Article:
Stuart Reid: Giving up Confession in Lent

'My friend once went to Confession twice in the space of 30 minutes' (CNS)

Someone I know rather well – perhaps rather too well for my own good – is trying to give up Confession for Lent. Well, OK, not giving it up altogether, but going less often than he does at other times of the year. My friend and I have been pretty close for 70 years, and I therefore know what a tricky customer he can be. All the same, I believe him when he says he goes to Confession at least once a week.

That at least is very important. In the week before Christmas, for example, he went to Confession three times, and between Shrove Tuesday and the Second Sunday in Lent he went four times. He has been known to go twice in one day, and last summer, when he stumbled upon some sort of revivalist Mass at a church in south London, he went twice in 30 minutes.

On that occasion the priest said he had a “tender conscience”. Perhaps what my friend really needs is Accident and Emergency. In any case, here’s how he reconciles himself to the Church: he goes to Confession on Saturday afternoon, to clean himself up before receiving Holy Communion at Mass on Sunday morning. Between Saturday afternoon and Sunday morning, he watches himself fairly carefully, sifting his thoughts, words and deeds for sin. He does not eat much and avoids adult entertainment on television. (You know: Happy Valley, The Night Manager, Pointless, Channel 4 News, Embarrassing Bodies.)

After Mass on Sunday morning he relaxes, and over the next few days allows himself a treat or two – half a bar of chocolate here, a hissy fit at Sainsbury’s automatic checkout there. He continues to relax until Friday morning, when he begins to worry about the Confession he must make the next day.

You could say that he does not trust in God’s mercy. He can’t go for more than two or three days after confessing without feeling that he ought not to receive Holy Communion. It’s not that he believes he is in mortal sin; it’s just that he cannot be sure that he is not. Caution is the better part of valour, he reminds me. How silly it would be, he says, to give yourself the benefit of the doubt and end up in the lake of fire.

He makes me think of the old Wee Free joke. A couple of boozy pals find themselves in hell and they look up to the Lord God and say: “Lord, Lord. We didna ken.” And the Lord God looks down on them and says: “Well, ye ken the noo.”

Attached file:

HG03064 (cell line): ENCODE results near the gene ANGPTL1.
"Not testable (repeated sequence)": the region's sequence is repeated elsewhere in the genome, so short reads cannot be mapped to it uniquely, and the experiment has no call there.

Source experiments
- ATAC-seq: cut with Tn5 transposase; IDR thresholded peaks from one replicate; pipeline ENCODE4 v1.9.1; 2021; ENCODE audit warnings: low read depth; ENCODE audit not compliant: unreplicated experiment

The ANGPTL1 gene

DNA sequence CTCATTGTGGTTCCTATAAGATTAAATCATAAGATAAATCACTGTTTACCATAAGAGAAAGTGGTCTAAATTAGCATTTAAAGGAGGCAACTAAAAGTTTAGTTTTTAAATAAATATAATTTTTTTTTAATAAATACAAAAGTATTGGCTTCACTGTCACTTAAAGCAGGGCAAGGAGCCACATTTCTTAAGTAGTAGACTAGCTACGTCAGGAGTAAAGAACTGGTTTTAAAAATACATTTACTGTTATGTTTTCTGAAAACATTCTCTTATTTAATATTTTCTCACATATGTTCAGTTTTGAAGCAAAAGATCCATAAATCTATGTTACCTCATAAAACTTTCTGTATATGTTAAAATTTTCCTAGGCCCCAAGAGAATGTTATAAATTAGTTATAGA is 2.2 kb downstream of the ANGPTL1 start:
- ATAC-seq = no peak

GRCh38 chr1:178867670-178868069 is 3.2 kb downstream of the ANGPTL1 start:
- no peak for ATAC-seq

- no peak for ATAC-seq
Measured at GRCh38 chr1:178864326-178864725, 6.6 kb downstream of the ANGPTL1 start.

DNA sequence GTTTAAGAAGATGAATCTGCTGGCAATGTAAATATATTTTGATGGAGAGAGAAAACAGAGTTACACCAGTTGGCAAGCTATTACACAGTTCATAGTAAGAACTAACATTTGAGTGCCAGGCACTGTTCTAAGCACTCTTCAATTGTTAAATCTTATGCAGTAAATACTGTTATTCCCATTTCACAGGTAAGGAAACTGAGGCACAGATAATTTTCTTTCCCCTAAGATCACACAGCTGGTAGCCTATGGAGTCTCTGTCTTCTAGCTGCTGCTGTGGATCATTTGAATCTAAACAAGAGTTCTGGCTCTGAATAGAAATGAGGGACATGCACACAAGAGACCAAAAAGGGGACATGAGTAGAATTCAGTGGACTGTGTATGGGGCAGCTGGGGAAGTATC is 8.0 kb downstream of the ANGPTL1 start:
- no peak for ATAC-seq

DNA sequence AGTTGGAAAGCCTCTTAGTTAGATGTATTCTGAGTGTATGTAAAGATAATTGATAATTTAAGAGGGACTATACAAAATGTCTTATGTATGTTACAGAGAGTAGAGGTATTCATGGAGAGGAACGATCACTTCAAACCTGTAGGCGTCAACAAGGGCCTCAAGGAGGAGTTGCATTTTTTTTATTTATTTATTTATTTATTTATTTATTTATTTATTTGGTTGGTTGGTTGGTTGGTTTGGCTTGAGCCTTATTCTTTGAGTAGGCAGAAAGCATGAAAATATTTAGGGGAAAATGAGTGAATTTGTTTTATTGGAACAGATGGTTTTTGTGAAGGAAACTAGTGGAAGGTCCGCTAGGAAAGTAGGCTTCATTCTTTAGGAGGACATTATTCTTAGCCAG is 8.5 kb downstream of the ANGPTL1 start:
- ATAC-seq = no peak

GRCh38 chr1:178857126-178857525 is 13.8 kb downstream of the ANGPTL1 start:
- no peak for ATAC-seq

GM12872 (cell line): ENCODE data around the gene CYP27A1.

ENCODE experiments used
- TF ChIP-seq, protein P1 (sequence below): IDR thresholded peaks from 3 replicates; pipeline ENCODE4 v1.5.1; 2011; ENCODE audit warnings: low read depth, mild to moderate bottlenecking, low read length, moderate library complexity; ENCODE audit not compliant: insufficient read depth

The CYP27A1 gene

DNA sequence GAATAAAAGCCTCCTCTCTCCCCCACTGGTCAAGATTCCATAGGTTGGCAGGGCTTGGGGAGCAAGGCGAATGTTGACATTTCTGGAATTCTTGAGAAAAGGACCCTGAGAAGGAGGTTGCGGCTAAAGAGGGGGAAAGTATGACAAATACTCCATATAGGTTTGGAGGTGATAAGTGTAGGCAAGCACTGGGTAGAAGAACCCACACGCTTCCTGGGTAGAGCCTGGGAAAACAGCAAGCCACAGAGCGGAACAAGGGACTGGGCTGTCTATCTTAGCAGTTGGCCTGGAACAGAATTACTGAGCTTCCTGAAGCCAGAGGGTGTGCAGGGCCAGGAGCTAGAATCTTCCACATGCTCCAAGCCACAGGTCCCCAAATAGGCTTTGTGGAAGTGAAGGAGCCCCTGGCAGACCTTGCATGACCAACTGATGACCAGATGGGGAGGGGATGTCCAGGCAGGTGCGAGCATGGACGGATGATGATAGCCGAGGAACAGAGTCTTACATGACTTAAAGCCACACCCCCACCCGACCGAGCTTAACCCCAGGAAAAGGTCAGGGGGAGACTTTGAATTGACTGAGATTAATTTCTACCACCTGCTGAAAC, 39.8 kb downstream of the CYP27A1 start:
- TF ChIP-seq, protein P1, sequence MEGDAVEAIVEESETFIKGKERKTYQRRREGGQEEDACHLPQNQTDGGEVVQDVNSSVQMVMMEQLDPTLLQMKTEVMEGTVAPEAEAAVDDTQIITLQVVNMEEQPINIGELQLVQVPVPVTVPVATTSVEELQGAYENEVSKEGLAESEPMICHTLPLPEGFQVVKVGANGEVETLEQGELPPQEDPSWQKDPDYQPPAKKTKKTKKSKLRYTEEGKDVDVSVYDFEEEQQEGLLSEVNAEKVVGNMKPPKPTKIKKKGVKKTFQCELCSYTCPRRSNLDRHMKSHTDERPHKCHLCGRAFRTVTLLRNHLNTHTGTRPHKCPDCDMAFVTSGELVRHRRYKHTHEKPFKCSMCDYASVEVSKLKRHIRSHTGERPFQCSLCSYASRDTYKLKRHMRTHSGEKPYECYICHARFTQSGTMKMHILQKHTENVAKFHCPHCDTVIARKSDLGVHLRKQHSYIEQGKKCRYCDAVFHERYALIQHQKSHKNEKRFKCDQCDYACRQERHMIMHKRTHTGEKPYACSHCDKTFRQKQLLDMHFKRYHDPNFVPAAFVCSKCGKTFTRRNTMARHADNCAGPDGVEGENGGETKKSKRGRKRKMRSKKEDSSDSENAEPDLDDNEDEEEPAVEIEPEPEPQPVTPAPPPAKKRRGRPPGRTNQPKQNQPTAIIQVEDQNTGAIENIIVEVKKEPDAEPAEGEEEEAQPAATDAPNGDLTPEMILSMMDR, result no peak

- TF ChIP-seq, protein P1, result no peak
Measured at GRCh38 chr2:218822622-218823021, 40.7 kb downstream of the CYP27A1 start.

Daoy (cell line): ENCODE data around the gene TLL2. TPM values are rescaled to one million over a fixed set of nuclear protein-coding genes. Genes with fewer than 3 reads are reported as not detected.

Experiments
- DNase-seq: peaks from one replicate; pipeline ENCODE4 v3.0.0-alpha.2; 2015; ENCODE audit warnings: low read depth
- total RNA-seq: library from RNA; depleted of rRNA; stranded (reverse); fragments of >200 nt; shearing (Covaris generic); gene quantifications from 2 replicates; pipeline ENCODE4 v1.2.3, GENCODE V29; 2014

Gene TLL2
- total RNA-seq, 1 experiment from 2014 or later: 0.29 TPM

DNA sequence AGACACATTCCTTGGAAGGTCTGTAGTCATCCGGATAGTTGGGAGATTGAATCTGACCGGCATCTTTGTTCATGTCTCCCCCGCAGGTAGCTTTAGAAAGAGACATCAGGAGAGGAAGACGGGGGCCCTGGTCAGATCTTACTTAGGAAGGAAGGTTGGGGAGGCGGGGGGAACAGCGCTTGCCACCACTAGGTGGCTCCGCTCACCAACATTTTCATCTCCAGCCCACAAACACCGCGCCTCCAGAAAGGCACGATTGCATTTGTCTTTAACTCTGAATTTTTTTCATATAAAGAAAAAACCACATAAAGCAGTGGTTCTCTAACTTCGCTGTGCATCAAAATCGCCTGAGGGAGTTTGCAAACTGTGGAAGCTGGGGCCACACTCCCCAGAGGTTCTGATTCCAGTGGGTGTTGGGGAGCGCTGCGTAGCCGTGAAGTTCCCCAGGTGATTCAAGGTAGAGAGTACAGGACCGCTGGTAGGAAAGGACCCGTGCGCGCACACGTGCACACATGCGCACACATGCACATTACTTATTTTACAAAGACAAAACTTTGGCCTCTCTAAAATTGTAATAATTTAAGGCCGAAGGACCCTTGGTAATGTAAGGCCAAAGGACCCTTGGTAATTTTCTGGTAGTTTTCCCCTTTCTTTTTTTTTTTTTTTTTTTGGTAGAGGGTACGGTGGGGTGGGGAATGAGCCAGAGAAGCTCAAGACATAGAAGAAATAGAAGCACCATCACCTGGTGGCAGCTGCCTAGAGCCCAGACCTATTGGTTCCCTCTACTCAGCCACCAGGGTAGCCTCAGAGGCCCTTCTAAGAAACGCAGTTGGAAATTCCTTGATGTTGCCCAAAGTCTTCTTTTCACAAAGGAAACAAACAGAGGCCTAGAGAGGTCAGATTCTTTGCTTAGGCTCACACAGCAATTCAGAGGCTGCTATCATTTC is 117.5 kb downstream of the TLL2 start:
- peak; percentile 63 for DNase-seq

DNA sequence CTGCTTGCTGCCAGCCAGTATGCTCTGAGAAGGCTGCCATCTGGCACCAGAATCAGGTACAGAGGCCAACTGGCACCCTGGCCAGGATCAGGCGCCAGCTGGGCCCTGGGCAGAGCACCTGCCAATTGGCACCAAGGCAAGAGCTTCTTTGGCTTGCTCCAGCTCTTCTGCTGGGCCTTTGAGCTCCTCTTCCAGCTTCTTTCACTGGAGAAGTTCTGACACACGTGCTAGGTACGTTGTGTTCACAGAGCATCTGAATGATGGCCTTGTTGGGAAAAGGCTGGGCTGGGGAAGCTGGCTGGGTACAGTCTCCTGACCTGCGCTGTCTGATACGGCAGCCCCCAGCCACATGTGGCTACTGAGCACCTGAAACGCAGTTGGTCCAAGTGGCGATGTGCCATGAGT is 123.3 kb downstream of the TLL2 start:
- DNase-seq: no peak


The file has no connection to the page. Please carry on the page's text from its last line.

However you look at it, Confession has become a bad habit for my friend. He knows that to rid himself of this bad habit he must be brave and self-denying. If he was able to summon up the courage and energy to go to Mass more often in Lent – on Wednesdays and Fridays, say – he’d have less time between Masses to accumulate sins, and therefore, in theory, would find less need to go to Confession. So he has set himself a mid-Lenten challenge: to get through from the Third Sunday in Lent to Laetare Sunday without going to Confession.

What a miserable sod my friend is. Sometimes when I look at him I see that his close-set eyes are watering with self-pity and resentment. Why not immerse yourself in the Year of Mercy? I ask. “Yeah, right,” he says. He’s had a nasty experience with mercy on the eve of St Blaise’s Day. He confessed to a priest that he “might” have been guilty of a sin against truth as a result his use of irony and hyperbole in a magazine article.

The priest asked him to be more specific. “OK,” said my friend. “See, about 30 years ago I was in New York and …” The priest said: “You’re wasting my time.” My friend was given absolution, however, and as his penance was asked to recite the Way of Mercy. He did so, but his heart was not in it. He spent much of the 10 “stations” thinking bitterly about the priest (which bitterness he confessed to the following day).

Do I think my friend will make it to Laetare Sunday without going to Confession? No, I don’t. I know myself – oops, my friend – far too well to believe that he is any more capable than I am of the sort of courage required to place absolute trust in God’s love and mercy. The best we can do is: Lord, I believe; help Thou my unbelief. Still, that’s no reason for us not to rejoice this Laetare Sunday. In fact, it would be a sin not to.

Bravo, Boris! There is no stopping the man. We live in a time of accelerating history. This time next year Boris could be Prime Minister of the United Kingdom and Donald Trump could be President of the United States. Their first joint press conference would be the best thing since I’m a Celebrity … Get Me Out of Here!